His work was often received as examples of ‘direct cinema’, films captured on the move, with synch-sound, bringing audiences closer than ever before to so-called ‘reality’. He had worked as a cameraman for Greek and Italian TV whilst participating in one of the first ever filmmaking courses, at the Slade School of Fine Art in the early 1960s, after Cambridge, but his work was too cut-up and collage-like to neatly align with such a cool, distant approach. Rather, he looked to the New Wave and particularly Jean-Luc Godard, a life-long favourite and source of semi-infatuation. (In typical playful, contrary fashion, he contributed a piece to the 2004 book collection For Ever Godard entitled: Jean-Luc: I Hate You!)
He became increasingly concerned with interrogating reality and the affecting presence of the camera. The Fall had seen him explore his own impact on the films he made, and the political environments in which he found himself, in this case the 1968 occupation of Columbia University.
At one level a fierce individualist, latterly immersed in his own inner world and self-reflection – his diaries are reputedly many and lengthy – Whiteheard also went to considerable efforts to organise and provide a larger platform for alternative film. He played a role in the very early days of The Other Cinema, a key alternative film distributor and exhibition site, and the tendrils of his efforts and influence spread into Lucia Films which connected to the new radical, political filmmaking collectives Cinema Action and the Berwick Street Collective. The independent film journal/magazine Afterimage also listed his top-floor turret flat above the Pizza Express in Soho as an early home. (Artist Ian Breakwell discovered a giant eagle on the stairway during one visit.)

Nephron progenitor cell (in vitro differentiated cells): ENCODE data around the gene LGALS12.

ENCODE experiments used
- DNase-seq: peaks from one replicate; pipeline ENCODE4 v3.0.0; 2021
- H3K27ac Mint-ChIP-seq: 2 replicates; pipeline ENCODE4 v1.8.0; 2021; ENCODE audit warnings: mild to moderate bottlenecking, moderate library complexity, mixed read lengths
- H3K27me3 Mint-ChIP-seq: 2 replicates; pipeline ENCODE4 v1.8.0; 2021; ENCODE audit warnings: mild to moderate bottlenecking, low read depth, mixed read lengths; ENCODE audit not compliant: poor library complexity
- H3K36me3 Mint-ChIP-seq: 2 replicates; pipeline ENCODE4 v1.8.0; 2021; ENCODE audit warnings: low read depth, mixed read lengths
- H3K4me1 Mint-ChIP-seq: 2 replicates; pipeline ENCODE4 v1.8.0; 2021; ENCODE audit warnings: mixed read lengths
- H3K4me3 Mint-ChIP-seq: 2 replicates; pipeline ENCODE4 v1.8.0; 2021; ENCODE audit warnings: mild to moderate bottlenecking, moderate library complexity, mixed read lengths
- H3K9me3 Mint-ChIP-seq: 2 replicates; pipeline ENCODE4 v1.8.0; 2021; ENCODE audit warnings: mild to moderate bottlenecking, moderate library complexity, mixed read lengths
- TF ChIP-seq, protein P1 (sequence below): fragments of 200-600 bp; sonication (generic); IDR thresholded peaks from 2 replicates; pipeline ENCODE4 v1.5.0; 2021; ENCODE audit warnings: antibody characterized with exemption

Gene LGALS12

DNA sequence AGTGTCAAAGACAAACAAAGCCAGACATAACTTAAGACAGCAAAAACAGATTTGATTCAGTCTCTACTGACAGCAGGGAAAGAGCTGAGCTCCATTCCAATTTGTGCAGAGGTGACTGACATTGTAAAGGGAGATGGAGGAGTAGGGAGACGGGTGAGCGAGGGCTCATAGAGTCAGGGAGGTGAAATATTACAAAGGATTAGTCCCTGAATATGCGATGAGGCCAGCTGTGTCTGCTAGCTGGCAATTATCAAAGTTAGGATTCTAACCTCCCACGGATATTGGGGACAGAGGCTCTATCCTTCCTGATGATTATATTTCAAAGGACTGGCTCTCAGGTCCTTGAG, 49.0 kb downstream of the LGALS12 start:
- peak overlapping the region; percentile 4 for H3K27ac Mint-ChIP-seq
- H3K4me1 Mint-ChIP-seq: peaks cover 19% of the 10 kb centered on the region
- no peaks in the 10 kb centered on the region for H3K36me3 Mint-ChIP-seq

He also founded and ran Lorrimer Publishing Ltd, transcribing and printing European art cinema scripts and treatments, and worked with The Rolling Stones, Nico, The Animals and many more musicians besides to make iconic pop promos.
His films after The Fall, which have been relatively little discussed, perhaps because they float free from the documentary circumstances of his 60s work, presented a series of powerful collaborations which further unpicked his interest in myth and the psychosexual, these being: the unfinished Lilford Hall (made with Penny Slinger in 1969); Daddy (with Niki De Saint Phalle, 1973); and Fire in the Water (with Nathalie Delon, 1977).